Things to consider when deciding between a 2-Post or 4-Post Rack
Posted by NavePoint on Feb 3rd 2021
A 2-post rack has two mounting rails, and a 4-post rack has four mounting rails. There are pros and cons to either option. It is important to understand the differences between a 2-post and 4-post rack to ensure your choice meets your current and future requirements.
Server Rack Rails
4-post racks are ideal for professional solutions such as housing servers like the Dell PowerEdge series. Most of these rack servers will be mounted on server rack rails in either a static or sliding rail setup. These server rack rails require a 4-post fixture to handle the relatively slim and long housing designs.
NavePoint’s Adjustable Rack Mount Server Shelf Rails are a value-oriented alternative to brands such as the Dell server rack rails.
Occasionally, a rack shelf can be used in place of rack rails on 2-post fixtures, but depending on the width of the rack server, the equipment may not fit inside the shelf.
A 4-post rack has a higher weight capacity than a 2-post rack when comparing floor standing models. For example, NavePoint’s 45U 2-Post rack is rated for 881 lbs. of weight capacity, which is sufficient for most applications, but NavePoint’s 45U 4-Post rack is rated for 1322 lbs., which is 441 lbs. or 50% more.
However, the weight capacity difference on a similarly designed 2 and a 4-post wall-mount rack is often smaller.
Most 4-post server equipment comes with features that accommodate varying depths mounted in a fixed depth cabinet or rack. When choosing a 4-post rack or cabinet, it is important to make sure the enclosure meets your equipment requirements in terms of maximum and minimum mounting depths, and the mounting depth increments.
If you have a variety of mounting depths, a solution to accommodate is NavePoint’s Server Rack Rail Depth Adapter. These rack rail adapters can increase or decrease your mounting depth (within the maximum allowed by the cabinet) by 4” or 6”.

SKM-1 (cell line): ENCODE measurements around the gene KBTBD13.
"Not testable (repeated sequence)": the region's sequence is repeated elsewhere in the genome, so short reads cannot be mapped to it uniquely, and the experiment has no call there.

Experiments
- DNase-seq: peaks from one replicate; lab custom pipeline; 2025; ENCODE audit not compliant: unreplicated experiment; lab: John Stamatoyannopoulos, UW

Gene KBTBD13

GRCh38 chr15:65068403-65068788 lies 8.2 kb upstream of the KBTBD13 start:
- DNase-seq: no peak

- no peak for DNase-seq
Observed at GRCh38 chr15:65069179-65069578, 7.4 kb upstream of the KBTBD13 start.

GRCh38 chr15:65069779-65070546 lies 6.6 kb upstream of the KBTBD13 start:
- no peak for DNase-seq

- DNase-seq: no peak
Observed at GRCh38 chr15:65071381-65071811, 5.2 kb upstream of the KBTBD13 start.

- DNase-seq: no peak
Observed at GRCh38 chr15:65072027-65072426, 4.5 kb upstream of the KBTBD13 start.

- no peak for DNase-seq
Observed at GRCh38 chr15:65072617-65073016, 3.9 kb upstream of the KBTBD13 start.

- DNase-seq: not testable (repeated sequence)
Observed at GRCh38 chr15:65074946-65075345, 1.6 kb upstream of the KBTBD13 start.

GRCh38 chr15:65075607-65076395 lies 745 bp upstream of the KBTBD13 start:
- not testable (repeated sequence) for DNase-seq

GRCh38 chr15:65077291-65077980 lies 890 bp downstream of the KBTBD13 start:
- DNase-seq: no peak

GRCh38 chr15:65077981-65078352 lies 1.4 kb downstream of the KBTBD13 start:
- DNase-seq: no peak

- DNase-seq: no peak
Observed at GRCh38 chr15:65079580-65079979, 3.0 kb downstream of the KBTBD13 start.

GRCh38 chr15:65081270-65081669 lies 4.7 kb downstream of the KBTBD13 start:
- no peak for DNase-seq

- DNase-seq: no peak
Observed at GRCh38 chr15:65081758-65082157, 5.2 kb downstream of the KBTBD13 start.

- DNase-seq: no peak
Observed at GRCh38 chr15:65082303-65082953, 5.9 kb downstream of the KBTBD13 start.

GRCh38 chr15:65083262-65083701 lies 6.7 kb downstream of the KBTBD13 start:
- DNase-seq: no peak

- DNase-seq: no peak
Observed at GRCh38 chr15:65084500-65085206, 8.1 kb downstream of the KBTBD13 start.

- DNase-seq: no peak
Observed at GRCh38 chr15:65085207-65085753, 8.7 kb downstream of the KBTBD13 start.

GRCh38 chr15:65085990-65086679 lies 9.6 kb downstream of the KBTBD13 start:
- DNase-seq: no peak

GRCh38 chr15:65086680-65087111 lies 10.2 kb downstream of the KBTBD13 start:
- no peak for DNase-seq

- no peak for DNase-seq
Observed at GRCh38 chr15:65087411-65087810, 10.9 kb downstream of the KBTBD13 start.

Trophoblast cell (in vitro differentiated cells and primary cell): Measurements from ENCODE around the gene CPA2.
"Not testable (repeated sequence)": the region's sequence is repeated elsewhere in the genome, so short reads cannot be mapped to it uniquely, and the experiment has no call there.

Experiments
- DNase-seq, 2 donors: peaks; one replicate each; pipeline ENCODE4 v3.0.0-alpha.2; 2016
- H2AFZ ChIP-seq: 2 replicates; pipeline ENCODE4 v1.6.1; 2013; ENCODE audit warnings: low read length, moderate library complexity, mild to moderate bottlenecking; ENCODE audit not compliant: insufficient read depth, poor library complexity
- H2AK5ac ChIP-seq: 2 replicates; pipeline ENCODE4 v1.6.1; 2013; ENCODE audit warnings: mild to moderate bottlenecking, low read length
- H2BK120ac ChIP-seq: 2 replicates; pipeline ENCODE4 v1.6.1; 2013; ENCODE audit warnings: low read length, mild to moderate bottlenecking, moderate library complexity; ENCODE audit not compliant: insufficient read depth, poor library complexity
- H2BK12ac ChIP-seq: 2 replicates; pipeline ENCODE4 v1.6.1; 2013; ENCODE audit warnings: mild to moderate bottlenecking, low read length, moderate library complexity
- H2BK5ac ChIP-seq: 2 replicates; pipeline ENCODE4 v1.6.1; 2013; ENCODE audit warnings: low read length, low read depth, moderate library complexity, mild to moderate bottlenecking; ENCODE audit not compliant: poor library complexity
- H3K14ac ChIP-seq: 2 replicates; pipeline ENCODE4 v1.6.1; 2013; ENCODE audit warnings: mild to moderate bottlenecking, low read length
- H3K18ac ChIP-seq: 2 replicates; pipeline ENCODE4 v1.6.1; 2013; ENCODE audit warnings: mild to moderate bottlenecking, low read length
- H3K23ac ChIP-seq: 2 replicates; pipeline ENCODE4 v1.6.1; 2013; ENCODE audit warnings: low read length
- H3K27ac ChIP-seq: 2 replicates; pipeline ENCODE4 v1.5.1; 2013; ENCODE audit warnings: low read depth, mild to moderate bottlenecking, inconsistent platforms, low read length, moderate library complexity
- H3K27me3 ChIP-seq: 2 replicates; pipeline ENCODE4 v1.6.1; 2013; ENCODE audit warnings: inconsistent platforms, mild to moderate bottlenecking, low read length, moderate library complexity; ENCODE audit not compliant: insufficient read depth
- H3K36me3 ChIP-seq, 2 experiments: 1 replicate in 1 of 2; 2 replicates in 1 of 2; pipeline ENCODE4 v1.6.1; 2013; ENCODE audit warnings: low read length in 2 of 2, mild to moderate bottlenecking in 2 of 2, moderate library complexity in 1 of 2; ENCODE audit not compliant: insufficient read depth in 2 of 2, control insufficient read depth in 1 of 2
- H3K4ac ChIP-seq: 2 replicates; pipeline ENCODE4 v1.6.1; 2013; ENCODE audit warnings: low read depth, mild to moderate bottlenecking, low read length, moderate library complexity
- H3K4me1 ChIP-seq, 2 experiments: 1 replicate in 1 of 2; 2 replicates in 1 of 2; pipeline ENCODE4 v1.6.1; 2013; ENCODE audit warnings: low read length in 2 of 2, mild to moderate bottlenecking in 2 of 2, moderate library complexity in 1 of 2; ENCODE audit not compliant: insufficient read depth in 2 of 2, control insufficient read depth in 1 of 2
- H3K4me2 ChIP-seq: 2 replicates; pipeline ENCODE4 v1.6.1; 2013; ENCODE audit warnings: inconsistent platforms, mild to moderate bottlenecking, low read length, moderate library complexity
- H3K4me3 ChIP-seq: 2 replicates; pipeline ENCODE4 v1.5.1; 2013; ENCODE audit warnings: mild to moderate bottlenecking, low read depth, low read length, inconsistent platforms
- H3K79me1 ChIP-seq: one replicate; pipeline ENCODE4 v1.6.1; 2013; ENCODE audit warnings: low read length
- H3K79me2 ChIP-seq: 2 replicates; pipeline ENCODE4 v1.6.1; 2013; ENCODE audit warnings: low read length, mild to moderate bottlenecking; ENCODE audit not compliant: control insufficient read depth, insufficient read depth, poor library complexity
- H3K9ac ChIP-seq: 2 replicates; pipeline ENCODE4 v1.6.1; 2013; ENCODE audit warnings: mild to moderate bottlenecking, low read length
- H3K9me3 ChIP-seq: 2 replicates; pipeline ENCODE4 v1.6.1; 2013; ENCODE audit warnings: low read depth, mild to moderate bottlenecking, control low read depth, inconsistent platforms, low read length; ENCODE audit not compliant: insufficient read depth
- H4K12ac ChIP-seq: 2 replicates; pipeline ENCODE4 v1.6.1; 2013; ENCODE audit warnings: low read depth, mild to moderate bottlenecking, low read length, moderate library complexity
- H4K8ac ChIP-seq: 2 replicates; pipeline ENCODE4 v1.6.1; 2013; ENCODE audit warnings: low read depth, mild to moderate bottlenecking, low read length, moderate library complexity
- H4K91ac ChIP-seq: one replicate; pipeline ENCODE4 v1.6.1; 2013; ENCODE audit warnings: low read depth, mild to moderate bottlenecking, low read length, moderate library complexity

In a 2-post fixture, all you need to be concerned about is whether the rack’s maximum mounting depth is deep enough to accommodate the equipment. At NavePoint, we are seeing a trend of consumers mounting deep rack servers on vertical wall mount cabinets due to the rack’s ability to handle deep equipment in tight spaces. A vertical wall mount cabinet is a type of 2-post cabinet that mounts the equipment vertically, which eliminates the cantilever effect on deeper equipment and reduces the amount of protrusion from the wall. We will discuss the pros and cons of a vertical wall mount rack in future blog posts.
Check out NavePoint’s 5U Vertical Wall Mount Rack Enclosure - 36 Inch Server Depth for any edge computing, security server, or similar needs.
Although vertical wall mount enclosures have gained popularity, a 4-post enclosure is superior in terms of rack density. An enterprise data center can fit many more server units in a 1200mmm deep 42U server rack cabinet than any other types of enclosures with comparable floor space. Higher rack density not only contributes to lower real estate cost, but also a higher precision in thermal control due to less empty space.
A 4-post fixture design is more popular than a 2-post design in data server setups both large and small due to its higher capacity in both weight and rack density. However, with the advancement in edge computing, decentralized digital media production, and desktop processors, more people are taking advantage of the flexibility from a 2-post enclosure to build their edge nodes, personal smart home, NAS, or PLEX servers.
Feel free to contact NavePoint’s sales team to address any questions, sales@NavePoint.com
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